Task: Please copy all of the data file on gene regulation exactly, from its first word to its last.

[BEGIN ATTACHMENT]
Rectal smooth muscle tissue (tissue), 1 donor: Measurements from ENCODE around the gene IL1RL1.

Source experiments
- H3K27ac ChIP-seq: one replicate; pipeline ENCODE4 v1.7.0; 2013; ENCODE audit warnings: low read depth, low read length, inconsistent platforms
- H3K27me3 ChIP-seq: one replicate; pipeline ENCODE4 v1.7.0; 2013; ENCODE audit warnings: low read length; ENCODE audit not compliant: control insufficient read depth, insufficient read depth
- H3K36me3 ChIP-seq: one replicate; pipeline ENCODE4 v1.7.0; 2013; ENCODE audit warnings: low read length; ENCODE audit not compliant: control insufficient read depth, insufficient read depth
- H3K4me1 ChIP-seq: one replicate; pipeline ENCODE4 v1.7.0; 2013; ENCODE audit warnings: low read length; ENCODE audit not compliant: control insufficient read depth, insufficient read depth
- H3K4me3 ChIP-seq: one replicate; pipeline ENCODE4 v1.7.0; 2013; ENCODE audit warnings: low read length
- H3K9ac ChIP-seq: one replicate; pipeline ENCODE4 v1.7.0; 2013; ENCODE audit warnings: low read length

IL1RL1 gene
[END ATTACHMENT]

Rectal smooth muscle tissue (tissue), 1 donor: Measurements from ENCODE around the gene IL1RL1.

Source experiments
- H3K27ac ChIP-seq: one replicate; pipeline ENCODE4 v1.7.0; 2013; ENCODE audit warnings: low read depth, low read length, inconsistent platforms
- H3K27me3 ChIP-seq: one replicate; pipeline ENCODE4 v1.7.0; 2013; ENCODE audit warnings: low read length; ENCODE audit not compliant: control insufficient read depth, insufficient read depth
- H3K36me3 ChIP-seq: one replicate; pipeline ENCODE4 v1.7.0; 2013; ENCODE audit warnings: low read length; ENCODE audit not compliant: control insufficient read depth, insufficient read depth
- H3K4me1 ChIP-seq: one replicate; pipeline ENCODE4 v1.7.0; 2013; ENCODE audit warnings: low read length; ENCODE audit not compliant: control insufficient read depth, insufficient read depth
- H3K4me3 ChIP-seq: one replicate; pipeline ENCODE4 v1.7.0; 2013; ENCODE audit warnings: low read length
- H3K9ac ChIP-seq: one replicate; pipeline ENCODE4 v1.7.0; 2013; ENCODE audit warnings: low read length

IL1RL1 gene